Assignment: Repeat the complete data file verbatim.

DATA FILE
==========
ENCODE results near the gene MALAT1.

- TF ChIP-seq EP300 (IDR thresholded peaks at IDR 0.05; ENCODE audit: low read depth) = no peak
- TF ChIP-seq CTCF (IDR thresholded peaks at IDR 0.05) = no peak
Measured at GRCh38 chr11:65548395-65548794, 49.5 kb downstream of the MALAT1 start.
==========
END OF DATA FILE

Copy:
ENCODE results near the gene MALAT1.

- TF ChIP-seq EP300 (IDR thresholded peaks at IDR 0.05; ENCODE audit: low read depth) = no peak
- TF ChIP-seq CTCF (IDR thresholded peaks at IDR 0.05) = no peak
Measured at GRCh38 chr11:65548395-65548794, 49.5 kb downstream of the MALAT1 start.